• I just believe that there is might a solution in terms what Play could provide (eventually). That is more a message than a question.
    – ses
    Commented Feb 4, 2014 at 1:37

6 Answers 6


I would like to share the receipt used in the eventual seed (https://github.com/angyjoe/eventual):

  1. Write your HTML. Doing so, please feel free to use as many JavaScript frameworks and libraries as you wish (the seed is AngularJS though).

  2. Decide your Play models from which the controllers follow.

  3. Decide the operations (only those you need!) for each of controller (list, create, show(id), update(id), delete(id)). Implement these operations as Scala actions.

  4. Insert a Play route to serve each implemented action to the client framework.

  5. Insert one (and only one!) Play route to serve your styled HTML to the client framework.

  6. Spend the rest of your development time and effort on the client-side...


It looks like angular is too much for your case. Probably you could stick with simpler Ajax for the js side, like jQuery, and use Rest endpoints as play routes to feed the json to your page.


Have you seen this blog post - AngularJS and Play Framework?

  • In that blog the app works with sockets. there play is used as rest-server. again 20% of scala, 70% - JS.
    – ses
    Commented Oct 24, 2013 at 2:08

For now this seems could help me:


or this : https://github.com/lampepfl/scala-js

But this is not necessary an answer.


The only one way I see for scala developers who do not want jump too deep in JS, is:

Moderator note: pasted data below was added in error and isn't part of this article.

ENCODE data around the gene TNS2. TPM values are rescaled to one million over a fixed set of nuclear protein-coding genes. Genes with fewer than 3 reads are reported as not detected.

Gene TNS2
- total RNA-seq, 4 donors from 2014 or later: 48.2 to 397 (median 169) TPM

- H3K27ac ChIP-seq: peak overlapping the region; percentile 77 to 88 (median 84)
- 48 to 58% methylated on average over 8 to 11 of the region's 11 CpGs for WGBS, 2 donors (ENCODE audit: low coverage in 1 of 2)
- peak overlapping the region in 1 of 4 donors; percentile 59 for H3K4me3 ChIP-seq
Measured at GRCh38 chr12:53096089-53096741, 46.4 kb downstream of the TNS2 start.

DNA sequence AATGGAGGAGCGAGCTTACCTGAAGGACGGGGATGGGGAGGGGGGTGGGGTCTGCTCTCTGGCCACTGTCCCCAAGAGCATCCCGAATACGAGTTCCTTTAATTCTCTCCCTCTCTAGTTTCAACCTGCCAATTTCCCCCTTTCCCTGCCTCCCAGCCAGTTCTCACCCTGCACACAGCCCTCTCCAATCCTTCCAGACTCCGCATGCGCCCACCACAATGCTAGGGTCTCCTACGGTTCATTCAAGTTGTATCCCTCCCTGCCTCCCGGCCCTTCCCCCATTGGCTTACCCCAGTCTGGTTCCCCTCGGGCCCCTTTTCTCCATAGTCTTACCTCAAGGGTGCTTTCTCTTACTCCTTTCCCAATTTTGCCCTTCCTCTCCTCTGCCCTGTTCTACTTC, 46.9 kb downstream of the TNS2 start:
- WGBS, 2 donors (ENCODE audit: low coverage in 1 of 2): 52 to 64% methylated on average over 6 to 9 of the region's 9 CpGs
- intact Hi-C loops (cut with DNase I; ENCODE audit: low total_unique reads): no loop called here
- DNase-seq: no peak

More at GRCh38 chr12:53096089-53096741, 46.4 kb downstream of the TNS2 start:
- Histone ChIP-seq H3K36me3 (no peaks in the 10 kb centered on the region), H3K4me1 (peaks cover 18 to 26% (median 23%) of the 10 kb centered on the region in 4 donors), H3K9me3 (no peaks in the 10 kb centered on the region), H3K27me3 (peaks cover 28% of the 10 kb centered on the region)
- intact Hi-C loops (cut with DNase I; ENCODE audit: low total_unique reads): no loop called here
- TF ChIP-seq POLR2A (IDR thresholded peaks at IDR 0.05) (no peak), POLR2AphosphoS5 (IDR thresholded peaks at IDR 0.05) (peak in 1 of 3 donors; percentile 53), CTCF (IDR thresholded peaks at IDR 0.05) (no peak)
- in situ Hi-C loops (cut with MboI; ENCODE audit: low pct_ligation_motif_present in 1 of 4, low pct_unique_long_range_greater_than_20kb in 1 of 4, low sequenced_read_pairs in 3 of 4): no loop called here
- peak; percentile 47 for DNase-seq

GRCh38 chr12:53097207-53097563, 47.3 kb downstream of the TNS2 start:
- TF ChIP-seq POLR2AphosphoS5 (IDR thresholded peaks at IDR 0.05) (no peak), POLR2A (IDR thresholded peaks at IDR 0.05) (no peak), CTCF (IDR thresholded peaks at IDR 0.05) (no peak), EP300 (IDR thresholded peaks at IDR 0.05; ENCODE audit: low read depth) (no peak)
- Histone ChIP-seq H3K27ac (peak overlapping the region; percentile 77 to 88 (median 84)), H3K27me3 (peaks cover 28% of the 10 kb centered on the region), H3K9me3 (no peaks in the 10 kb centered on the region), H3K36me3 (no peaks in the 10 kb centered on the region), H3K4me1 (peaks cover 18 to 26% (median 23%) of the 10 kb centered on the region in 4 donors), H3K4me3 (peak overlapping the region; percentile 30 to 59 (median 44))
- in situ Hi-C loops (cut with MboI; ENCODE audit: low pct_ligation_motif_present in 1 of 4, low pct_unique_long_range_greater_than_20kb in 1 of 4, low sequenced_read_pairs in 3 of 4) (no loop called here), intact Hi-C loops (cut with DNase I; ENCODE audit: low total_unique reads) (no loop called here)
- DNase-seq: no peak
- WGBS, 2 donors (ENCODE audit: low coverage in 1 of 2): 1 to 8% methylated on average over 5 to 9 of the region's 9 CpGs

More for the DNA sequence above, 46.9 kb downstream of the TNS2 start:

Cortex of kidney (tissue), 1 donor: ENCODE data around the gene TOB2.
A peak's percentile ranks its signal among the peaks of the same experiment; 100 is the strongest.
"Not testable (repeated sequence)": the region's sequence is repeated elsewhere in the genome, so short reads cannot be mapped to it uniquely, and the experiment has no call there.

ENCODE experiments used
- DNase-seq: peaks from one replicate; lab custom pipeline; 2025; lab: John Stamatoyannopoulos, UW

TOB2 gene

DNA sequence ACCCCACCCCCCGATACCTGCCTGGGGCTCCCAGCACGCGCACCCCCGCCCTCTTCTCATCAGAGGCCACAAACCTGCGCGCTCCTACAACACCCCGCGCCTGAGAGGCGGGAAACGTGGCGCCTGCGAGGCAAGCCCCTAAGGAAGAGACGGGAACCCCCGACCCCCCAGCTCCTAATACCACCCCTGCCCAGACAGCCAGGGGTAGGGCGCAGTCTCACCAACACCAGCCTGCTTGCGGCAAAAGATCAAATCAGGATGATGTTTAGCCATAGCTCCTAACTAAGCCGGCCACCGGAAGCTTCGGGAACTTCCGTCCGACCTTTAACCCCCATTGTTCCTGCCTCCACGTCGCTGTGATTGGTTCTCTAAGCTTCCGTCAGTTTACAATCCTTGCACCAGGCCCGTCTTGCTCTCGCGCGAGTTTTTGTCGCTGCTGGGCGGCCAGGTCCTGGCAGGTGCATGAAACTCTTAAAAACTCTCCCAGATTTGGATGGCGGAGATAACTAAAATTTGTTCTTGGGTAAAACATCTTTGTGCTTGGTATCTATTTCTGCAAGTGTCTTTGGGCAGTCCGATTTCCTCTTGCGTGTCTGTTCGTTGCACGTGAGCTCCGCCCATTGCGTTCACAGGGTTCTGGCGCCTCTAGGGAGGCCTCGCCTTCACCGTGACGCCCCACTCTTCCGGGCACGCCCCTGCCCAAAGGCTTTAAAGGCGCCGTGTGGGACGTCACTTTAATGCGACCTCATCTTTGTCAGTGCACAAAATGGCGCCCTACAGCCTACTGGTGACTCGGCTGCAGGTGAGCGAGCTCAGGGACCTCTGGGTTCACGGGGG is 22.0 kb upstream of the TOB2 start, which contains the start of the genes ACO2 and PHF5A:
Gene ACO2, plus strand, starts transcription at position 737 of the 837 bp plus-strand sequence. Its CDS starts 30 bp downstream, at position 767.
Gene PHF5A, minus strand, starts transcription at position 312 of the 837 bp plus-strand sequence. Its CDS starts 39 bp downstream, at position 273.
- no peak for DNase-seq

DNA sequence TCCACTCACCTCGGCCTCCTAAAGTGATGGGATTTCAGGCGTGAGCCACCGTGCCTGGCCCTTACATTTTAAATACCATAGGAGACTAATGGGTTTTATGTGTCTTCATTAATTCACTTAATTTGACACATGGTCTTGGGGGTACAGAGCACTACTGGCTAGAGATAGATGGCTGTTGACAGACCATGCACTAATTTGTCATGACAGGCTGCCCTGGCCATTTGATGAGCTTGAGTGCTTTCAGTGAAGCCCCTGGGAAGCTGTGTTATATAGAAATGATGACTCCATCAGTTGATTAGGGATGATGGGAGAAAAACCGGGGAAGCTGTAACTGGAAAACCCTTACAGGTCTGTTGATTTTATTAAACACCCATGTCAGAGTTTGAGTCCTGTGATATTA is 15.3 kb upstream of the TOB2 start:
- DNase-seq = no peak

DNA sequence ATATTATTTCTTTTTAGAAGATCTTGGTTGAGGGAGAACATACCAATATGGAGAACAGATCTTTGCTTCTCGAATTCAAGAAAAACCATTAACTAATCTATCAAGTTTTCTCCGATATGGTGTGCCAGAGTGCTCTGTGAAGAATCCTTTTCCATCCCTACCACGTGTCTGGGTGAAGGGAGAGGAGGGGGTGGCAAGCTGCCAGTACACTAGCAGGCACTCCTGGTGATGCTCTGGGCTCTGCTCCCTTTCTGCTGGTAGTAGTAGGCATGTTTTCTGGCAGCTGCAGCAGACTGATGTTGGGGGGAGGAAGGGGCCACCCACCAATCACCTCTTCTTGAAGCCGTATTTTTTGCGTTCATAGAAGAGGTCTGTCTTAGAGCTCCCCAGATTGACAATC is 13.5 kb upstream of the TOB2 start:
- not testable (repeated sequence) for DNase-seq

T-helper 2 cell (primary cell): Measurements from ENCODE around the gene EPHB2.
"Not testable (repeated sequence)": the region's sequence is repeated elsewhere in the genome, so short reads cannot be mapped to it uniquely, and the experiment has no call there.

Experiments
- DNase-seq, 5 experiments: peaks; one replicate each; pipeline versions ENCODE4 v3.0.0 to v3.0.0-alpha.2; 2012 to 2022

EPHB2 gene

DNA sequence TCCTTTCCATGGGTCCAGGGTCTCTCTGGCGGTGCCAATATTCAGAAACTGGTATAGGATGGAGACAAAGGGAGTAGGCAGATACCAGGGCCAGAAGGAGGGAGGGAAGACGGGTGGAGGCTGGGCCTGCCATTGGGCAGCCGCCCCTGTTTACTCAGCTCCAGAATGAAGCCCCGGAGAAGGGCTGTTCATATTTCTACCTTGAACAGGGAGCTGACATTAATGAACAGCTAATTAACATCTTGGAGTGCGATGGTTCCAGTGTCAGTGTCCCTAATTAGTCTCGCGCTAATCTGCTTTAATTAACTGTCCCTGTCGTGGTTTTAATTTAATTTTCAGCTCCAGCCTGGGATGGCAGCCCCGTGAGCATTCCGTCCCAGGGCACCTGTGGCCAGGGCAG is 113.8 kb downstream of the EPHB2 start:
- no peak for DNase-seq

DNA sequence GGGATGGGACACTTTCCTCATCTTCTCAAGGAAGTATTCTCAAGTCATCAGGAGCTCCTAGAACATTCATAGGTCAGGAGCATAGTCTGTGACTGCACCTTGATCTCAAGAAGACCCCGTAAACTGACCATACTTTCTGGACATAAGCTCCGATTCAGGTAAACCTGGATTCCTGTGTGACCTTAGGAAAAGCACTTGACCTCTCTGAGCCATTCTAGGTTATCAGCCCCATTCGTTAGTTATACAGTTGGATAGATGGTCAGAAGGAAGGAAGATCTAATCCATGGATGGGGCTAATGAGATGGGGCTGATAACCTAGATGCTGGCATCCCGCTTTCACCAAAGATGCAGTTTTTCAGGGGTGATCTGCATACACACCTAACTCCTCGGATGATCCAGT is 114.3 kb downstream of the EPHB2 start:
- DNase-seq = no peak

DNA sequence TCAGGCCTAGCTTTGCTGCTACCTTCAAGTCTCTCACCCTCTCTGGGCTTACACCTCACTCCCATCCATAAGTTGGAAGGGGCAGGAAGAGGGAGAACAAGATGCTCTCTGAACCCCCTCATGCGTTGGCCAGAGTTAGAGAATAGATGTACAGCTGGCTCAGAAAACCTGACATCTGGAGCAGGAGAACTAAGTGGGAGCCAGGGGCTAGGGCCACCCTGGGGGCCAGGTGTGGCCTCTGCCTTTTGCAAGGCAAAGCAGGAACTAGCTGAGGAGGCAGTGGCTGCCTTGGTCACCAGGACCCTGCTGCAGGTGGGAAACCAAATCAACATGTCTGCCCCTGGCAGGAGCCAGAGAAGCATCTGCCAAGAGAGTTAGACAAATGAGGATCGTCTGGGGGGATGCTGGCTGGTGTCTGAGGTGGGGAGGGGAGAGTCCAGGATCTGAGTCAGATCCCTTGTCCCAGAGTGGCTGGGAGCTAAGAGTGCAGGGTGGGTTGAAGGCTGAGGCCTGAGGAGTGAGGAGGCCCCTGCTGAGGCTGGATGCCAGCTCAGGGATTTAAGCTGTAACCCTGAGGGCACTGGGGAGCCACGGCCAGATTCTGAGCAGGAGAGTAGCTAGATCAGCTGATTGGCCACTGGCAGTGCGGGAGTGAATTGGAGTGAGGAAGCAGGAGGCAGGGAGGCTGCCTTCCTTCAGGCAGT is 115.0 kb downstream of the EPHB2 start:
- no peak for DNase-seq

Wait until solutions like JScala or Scala-JS become ready to use (or contribute) in order to substitute CoffeScript in Play2. Before that day we just have to live with that.

Here you we can see: https://github.com/typesafehub/angular-seed-play

The play app with no app / view directory in it. Aslo the "routes" file is almost empty- because Angular cares about it on client side. So we do not need them.

Kind of RIA way. So if one day we decide to to make this app available for Google (to be googlable), we will put view & routes there.


Now I'm working on some PlayFramework project. And I found that it is not so bad at all to use just plain request-response + little JQuery or JScala.

My point is (so commonly known point I should say, but so easy to forget): You don't know for sure whether your app will be popular or not. Will you have 1K users per second or not. If yes - then you (WILL) have problems with performance that you can improve with shifting some part of apps on client side (or use coupe of handred Akka Actors on server side). All people (like me) should think about the point of development productivity (this is what PlayFramework was created for initially) when your ideas could lay on your templates/html to see the result immediately. There is so much noise about AngualrJS that people (even me :) ) loosing your mind jumping there without thinking.